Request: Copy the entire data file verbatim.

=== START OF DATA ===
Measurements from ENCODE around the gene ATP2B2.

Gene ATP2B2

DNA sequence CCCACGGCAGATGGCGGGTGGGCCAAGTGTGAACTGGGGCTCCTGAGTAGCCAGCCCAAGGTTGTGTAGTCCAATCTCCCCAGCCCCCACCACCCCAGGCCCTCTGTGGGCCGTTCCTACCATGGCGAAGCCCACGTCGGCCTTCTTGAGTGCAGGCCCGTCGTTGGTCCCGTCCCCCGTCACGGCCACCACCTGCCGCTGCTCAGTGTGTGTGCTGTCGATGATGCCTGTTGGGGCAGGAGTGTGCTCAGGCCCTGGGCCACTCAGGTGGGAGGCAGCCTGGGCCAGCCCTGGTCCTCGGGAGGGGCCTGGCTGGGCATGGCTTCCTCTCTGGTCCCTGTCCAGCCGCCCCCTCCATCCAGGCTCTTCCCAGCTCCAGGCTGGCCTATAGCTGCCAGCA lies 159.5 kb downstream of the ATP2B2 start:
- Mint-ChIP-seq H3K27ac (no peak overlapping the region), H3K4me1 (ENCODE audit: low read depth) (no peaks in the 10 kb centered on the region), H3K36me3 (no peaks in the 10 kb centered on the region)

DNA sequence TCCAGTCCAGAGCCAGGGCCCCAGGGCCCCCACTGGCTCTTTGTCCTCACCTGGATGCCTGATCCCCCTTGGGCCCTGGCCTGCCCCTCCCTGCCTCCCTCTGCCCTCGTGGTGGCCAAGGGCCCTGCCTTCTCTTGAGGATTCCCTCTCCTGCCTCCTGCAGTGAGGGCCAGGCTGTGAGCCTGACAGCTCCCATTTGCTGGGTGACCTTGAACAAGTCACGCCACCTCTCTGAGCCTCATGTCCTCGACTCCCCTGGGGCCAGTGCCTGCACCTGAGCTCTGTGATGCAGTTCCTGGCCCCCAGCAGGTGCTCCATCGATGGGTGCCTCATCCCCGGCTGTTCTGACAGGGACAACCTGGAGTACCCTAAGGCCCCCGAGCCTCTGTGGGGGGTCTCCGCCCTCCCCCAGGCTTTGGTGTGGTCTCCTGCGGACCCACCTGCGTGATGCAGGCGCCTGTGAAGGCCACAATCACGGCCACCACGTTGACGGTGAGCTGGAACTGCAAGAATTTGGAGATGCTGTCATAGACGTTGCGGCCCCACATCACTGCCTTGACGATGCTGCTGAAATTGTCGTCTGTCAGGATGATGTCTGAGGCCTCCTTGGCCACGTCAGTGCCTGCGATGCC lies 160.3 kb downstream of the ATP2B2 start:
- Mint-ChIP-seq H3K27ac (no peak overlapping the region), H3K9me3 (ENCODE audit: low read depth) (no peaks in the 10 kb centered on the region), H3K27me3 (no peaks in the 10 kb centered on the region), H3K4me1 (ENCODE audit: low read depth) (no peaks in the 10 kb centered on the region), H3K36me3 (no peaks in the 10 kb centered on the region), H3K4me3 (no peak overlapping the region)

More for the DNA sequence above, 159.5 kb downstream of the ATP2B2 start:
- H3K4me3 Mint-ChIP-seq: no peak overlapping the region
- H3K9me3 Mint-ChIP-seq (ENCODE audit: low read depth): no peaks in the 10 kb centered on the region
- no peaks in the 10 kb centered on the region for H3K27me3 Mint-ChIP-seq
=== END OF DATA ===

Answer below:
Measurements from ENCODE around the gene ATP2B2.

Gene ATP2B2

DNA sequence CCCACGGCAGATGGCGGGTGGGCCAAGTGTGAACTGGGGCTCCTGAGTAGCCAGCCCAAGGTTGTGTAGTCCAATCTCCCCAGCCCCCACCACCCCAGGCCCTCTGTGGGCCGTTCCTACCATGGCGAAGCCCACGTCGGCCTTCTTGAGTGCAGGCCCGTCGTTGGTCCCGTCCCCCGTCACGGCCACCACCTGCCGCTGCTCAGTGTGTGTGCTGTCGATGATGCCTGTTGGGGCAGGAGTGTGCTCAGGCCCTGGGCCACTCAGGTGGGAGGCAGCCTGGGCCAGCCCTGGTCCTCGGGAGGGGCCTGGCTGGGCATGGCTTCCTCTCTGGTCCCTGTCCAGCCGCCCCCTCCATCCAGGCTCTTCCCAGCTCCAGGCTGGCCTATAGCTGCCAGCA lies 159.5 kb downstream of the ATP2B2 start:
- Mint-ChIP-seq H3K27ac (no peak overlapping the region), H3K4me1 (ENCODE audit: low read depth) (no peaks in the 10 kb centered on the region), H3K36me3 (no peaks in the 10 kb centered on the region)

DNA sequence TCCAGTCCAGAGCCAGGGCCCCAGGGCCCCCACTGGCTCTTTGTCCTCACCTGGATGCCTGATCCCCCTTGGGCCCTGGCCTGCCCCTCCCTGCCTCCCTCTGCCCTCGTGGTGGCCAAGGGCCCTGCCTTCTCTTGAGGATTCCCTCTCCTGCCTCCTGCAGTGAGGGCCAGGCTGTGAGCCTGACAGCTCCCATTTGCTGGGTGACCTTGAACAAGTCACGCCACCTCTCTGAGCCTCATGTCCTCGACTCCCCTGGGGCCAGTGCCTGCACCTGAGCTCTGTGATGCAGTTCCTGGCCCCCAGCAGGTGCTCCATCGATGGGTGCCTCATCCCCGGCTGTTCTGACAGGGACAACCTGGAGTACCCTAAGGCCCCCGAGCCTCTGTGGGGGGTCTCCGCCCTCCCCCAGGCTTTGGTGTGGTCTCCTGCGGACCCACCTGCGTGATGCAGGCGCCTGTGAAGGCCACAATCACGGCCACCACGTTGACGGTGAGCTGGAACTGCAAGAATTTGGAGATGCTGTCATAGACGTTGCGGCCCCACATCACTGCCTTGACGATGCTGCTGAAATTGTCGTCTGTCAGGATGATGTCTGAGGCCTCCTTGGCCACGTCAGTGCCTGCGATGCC lies 160.3 kb downstream of the ATP2B2 start:
- Mint-ChIP-seq H3K27ac (no peak overlapping the region), H3K9me3 (ENCODE audit: low read depth) (no peaks in the 10 kb centered on the region), H3K27me3 (no peaks in the 10 kb centered on the region), H3K4me1 (ENCODE audit: low read depth) (no peaks in the 10 kb centered on the region), H3K36me3 (no peaks in the 10 kb centered on the region), H3K4me3 (no peak overlapping the region)

More for the DNA sequence above, 159.5 kb downstream of the ATP2B2 start:
- H3K4me3 Mint-ChIP-seq: no peak overlapping the region
- H3K9me3 Mint-ChIP-seq (ENCODE audit: low read depth): no peaks in the 10 kb centered on the region
- no peaks in the 10 kb centered on the region for H3K27me3 Mint-ChIP-seq